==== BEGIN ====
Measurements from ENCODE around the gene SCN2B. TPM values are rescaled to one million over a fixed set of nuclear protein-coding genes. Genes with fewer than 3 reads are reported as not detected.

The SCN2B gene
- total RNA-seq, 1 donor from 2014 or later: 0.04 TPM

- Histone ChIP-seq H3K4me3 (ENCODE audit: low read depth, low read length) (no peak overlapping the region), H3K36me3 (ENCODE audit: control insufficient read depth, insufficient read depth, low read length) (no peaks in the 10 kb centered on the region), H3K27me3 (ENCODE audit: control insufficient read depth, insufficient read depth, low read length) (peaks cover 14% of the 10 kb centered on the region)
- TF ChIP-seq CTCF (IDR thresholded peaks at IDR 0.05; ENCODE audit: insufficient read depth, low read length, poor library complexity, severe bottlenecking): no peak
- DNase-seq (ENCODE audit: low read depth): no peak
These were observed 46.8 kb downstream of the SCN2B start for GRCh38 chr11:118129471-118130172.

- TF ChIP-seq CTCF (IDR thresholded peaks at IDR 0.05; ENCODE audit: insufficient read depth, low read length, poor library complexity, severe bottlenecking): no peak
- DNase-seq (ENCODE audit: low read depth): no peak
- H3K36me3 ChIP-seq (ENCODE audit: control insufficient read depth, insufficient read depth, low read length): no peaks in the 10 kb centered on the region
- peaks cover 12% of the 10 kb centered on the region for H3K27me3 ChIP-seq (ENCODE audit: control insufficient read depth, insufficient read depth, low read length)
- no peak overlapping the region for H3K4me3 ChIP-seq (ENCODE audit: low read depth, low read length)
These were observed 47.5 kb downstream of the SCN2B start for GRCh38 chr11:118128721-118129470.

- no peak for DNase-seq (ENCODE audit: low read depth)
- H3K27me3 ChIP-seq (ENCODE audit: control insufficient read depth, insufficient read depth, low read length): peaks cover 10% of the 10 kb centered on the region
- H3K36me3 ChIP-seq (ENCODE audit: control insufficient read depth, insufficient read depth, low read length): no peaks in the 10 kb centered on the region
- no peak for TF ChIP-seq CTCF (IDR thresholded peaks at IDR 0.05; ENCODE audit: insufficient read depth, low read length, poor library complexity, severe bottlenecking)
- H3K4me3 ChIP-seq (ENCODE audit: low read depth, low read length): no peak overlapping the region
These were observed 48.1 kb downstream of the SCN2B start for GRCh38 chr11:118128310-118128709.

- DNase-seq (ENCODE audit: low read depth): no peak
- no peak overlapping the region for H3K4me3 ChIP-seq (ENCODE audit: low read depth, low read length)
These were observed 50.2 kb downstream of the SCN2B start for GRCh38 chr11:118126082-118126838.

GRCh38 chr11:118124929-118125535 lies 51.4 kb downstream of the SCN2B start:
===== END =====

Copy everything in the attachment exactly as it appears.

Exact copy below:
Measurements from ENCODE around the gene SCN2B. TPM values are rescaled to one million over a fixed set of nuclear protein-coding genes. Genes with fewer than 3 reads are reported as not detected.

The SCN2B gene
- total RNA-seq, 1 donor from 2014 or later: 0.04 TPM

- Histone ChIP-seq H3K4me3 (ENCODE audit: low read depth, low read length) (no peak overlapping the region), H3K36me3 (ENCODE audit: control insufficient read depth, insufficient read depth, low read length) (no peaks in the 10 kb centered on the region), H3K27me3 (ENCODE audit: control insufficient read depth, insufficient read depth, low read length) (peaks cover 14% of the 10 kb centered on the region)
- TF ChIP-seq CTCF (IDR thresholded peaks at IDR 0.05; ENCODE audit: insufficient read depth, low read length, poor library complexity, severe bottlenecking): no peak
- DNase-seq (ENCODE audit: low read depth): no peak
These were observed 46.8 kb downstream of the SCN2B start for GRCh38 chr11:118129471-118130172.

- TF ChIP-seq CTCF (IDR thresholded peaks at IDR 0.05; ENCODE audit: insufficient read depth, low read length, poor library complexity, severe bottlenecking): no peak
- DNase-seq (ENCODE audit: low read depth): no peak
- H3K36me3 ChIP-seq (ENCODE audit: control insufficient read depth, insufficient read depth, low read length): no peaks in the 10 kb centered on the region
- peaks cover 12% of the 10 kb centered on the region for H3K27me3 ChIP-seq (ENCODE audit: control insufficient read depth, insufficient read depth, low read length)
- no peak overlapping the region for H3K4me3 ChIP-seq (ENCODE audit: low read depth, low read length)
These were observed 47.5 kb downstream of the SCN2B start for GRCh38 chr11:118128721-118129470.

- no peak for DNase-seq (ENCODE audit: low read depth)
- H3K27me3 ChIP-seq (ENCODE audit: control insufficient read depth, insufficient read depth, low read length): peaks cover 10% of the 10 kb centered on the region
- H3K36me3 ChIP-seq (ENCODE audit: control insufficient read depth, insufficient read depth, low read length): no peaks in the 10 kb centered on the region
- no peak for TF ChIP-seq CTCF (IDR thresholded peaks at IDR 0.05; ENCODE audit: insufficient read depth, low read length, poor library complexity, severe bottlenecking)
- H3K4me3 ChIP-seq (ENCODE audit: low read depth, low read length): no peak overlapping the region
These were observed 48.1 kb downstream of the SCN2B start for GRCh38 chr11:118128310-118128709.

- DNase-seq (ENCODE audit: low read depth): no peak
- no peak overlapping the region for H3K4me3 ChIP-seq (ENCODE audit: low read depth, low read length)
These were observed 50.2 kb downstream of the SCN2B start for GRCh38 chr11:118126082-118126838.

GRCh38 chr11:118124929-118125535 lies 51.4 kb downstream of the SCN2B start: